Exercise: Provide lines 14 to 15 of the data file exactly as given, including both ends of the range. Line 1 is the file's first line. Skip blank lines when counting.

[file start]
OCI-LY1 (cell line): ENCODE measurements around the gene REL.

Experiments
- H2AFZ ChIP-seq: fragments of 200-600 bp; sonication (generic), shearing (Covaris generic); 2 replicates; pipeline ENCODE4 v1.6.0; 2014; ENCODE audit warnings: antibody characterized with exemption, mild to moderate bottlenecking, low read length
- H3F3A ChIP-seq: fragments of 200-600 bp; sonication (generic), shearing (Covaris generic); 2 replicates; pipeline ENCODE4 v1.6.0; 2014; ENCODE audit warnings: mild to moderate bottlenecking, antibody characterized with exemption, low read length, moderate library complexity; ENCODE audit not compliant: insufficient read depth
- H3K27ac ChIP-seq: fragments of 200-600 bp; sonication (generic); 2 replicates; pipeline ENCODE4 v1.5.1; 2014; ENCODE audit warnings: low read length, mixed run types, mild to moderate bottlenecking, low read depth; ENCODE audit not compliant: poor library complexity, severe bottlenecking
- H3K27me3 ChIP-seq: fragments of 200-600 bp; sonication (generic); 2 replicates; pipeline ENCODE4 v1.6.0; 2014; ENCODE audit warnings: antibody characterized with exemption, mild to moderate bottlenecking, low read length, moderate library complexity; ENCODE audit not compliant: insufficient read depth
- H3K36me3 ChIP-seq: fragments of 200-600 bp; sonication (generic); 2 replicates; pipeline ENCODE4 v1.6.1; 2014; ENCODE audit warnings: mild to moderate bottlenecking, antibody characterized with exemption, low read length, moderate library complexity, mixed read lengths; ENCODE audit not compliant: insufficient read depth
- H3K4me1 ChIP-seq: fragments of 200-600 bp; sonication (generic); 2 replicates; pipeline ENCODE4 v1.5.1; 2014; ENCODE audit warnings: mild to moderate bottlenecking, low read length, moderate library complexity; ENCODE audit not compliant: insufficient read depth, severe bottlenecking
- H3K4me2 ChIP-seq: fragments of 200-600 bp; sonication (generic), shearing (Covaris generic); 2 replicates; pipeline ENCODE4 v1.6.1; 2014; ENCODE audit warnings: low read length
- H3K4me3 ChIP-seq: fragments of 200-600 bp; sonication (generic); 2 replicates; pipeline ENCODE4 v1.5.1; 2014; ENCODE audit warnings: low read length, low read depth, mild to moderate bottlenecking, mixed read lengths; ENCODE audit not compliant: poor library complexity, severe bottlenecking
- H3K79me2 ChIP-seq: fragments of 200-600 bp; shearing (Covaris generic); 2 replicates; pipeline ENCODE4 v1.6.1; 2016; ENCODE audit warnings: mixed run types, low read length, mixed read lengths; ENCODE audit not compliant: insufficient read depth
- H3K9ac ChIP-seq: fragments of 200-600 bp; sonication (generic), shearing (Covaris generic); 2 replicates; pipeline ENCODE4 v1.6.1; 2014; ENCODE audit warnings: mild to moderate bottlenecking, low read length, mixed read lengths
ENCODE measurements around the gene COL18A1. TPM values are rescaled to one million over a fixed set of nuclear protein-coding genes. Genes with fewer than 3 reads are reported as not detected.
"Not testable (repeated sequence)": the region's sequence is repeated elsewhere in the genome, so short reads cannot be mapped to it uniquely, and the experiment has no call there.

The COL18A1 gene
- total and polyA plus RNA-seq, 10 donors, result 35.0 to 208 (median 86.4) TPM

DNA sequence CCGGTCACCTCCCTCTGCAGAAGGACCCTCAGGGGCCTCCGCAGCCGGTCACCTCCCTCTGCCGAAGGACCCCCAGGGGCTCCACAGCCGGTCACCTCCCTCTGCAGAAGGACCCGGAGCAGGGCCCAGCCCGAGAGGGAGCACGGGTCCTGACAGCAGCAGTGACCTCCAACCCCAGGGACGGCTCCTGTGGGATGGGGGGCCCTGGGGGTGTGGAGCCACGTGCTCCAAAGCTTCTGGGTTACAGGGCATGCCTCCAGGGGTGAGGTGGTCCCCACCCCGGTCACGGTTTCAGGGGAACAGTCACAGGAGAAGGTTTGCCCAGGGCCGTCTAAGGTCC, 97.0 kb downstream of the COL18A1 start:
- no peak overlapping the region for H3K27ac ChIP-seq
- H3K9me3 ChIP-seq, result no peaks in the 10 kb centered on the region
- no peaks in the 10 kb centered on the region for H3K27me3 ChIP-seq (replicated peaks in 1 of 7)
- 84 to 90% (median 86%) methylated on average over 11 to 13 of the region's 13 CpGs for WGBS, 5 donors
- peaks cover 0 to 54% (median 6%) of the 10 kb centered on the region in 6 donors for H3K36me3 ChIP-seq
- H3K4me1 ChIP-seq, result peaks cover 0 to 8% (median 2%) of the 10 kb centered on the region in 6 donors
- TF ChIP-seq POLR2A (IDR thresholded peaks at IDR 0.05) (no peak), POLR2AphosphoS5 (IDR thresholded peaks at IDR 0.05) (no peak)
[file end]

"Not testable (repeated sequence)": the region's sequence is repeated elsewhere in the genome, so short reads cannot be mapped to it uniquely, and the experiment has no call there.

The COL18A1 gene